Yeah, Helter Skelter features decent acting for what it is trying to achieve and it achieves its end. But it’s just acting, it’s fake, it’s not real. There are outright lies, exaggerations, lines are intoned in such a way so as to make them sound “sinister” and there are musical cues to ensure certain emotional responses and inferences reached. This is the power and the danger of movies; if this were just some dumb work of make believe it could be passed over as merely harmless entertainment.

    The problem is that the story being told actually involved and affected real life people. The fictional mythical presentation of Charles Manson as some insane murderous cult leader with quasi-mystical abilities has no doubt won out over the truth, which is both tragic and unfortunate for those involved as well as we outside the immediate vicinity of the maelstrom.

    Charles Manson said we watch movies and tv shows and exist in this Hollywood fantasy world because we can’t handle reality and that what entertainment we consume is a reflection of what is inside of us; I think that is something we should always keep in mind.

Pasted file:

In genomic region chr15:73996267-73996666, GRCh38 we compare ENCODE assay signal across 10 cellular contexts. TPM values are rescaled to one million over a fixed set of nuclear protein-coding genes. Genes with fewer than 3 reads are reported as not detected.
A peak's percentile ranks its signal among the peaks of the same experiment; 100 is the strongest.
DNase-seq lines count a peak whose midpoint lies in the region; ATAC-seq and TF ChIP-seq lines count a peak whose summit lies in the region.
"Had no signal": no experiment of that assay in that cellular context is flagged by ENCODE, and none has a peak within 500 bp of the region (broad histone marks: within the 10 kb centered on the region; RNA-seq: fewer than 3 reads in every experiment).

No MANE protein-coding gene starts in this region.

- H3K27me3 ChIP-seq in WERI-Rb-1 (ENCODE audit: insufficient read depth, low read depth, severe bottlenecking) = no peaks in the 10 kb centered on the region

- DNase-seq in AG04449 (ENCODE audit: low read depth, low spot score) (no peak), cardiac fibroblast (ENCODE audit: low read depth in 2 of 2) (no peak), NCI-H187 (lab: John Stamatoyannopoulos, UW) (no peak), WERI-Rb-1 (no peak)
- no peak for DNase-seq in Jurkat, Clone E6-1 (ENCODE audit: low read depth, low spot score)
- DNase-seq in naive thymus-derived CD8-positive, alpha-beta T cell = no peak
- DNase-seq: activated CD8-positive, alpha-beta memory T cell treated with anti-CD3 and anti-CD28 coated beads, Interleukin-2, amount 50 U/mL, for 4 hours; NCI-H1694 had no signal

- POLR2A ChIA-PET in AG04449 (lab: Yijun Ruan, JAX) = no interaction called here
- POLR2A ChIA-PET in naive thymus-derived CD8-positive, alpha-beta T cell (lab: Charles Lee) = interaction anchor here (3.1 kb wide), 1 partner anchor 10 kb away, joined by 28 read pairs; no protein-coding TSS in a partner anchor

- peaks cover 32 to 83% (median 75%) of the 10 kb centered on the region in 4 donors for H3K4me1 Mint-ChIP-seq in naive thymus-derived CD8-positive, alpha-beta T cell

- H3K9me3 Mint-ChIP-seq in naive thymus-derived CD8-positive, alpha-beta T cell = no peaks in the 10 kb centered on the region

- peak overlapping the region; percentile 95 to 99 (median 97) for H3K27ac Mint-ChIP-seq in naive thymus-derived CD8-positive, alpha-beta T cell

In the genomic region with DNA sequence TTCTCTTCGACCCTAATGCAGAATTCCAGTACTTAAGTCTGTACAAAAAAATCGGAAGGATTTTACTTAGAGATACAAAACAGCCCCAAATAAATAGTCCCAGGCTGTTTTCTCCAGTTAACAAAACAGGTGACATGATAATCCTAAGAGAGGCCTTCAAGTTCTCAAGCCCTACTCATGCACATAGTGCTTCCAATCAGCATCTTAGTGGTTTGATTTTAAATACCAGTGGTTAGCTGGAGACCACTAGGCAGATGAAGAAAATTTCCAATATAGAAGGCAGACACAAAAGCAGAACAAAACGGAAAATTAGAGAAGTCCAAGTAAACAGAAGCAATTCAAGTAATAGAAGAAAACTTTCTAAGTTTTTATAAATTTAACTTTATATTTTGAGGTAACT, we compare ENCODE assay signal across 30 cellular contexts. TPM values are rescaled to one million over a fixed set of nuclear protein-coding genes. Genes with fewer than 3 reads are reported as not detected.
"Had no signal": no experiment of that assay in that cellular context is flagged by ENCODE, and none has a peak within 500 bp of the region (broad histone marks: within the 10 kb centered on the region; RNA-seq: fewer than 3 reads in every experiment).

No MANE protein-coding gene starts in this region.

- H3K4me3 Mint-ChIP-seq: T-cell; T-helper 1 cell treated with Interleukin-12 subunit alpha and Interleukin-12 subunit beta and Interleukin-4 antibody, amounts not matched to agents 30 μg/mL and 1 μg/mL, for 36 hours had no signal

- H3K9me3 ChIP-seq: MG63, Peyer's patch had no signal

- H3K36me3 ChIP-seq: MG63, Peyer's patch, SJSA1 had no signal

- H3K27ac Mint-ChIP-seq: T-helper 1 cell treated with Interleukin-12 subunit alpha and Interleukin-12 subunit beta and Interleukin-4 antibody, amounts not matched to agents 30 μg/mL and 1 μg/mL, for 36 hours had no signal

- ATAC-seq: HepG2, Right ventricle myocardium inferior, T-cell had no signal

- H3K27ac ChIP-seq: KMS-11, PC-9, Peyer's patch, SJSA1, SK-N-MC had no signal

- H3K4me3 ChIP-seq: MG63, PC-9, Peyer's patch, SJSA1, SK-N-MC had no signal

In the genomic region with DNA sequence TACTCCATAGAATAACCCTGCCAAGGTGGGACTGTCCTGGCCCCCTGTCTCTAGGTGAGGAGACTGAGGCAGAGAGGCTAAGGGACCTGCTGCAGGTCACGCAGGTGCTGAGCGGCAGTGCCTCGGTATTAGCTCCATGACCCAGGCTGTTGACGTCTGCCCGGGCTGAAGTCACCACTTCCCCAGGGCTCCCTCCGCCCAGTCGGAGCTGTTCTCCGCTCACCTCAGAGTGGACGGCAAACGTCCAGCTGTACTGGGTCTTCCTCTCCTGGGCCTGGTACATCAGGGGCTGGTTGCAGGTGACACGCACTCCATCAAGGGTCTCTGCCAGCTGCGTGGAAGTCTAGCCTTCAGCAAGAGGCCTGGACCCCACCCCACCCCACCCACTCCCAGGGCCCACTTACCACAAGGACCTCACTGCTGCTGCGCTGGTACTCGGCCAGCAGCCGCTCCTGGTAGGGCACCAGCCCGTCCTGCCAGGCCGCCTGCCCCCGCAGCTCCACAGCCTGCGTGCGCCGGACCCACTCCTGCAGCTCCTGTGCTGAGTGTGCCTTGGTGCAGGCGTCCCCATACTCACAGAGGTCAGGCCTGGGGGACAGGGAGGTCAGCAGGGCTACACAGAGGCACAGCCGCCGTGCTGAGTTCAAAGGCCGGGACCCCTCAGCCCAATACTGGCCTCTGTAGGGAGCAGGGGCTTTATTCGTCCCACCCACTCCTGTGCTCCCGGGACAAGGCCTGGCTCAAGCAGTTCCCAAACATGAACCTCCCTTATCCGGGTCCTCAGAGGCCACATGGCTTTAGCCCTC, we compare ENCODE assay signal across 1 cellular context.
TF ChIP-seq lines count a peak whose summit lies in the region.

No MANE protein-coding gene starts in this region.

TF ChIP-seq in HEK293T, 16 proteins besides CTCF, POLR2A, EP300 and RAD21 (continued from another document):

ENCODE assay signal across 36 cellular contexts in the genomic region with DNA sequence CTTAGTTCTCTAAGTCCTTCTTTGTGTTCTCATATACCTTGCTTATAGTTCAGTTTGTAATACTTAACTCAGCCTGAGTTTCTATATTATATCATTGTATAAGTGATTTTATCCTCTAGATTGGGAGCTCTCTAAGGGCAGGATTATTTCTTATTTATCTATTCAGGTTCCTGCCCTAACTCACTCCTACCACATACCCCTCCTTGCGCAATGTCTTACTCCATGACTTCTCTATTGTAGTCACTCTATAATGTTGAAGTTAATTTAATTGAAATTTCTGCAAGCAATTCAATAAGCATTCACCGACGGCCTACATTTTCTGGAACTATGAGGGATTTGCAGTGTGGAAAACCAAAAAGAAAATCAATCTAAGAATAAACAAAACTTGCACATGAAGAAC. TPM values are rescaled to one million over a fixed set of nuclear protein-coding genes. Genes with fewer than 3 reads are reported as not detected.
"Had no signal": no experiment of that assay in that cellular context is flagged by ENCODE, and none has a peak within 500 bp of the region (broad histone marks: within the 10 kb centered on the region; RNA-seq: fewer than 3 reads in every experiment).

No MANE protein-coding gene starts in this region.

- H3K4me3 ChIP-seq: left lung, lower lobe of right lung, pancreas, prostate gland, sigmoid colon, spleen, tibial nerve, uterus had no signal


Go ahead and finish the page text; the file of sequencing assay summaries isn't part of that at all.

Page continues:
• 8 Madamoiselle MacabreNo Gravatar // Aug 30, 2019 at 11:27 am

    Re-watching SCISSORS the other day, I realized I would actually like a romantic comedy if it featured Steve Railsback as the love interest. He’s definitely a fave! Railsback really steals the show as Manson, but I’d also love to give a shout out to Nancy Wolfe as Susan Atkins. She doesn’t get as much ink, but it’s a really chilling, understated performance (look at that little smile when her description of the murders causes a nauseous grand juror to rush out of the room).

    The Manson Family is really making a comeback lately (at least in movies). I’d also recommend CHARLIE SAYS directed by Mary Harron, told mostly from the girls’ point of view.

  • 9 unkle lanciferNo Gravatar // Aug 30, 2019 at 4:00 pm

    MM,
    You’re right Nancy Wolfe deserves more recognition. She’s really great in HS. I can’t tell you how much I love SCISSORS- that movie just blows me away. The visuals are just incredible and you get TWO Railsback performances for the price of one. I wrote a love letter to that movie a bunch of years back… yikes…almost ten years ago in fact…

    https://www.kindertrauma.com/scissors/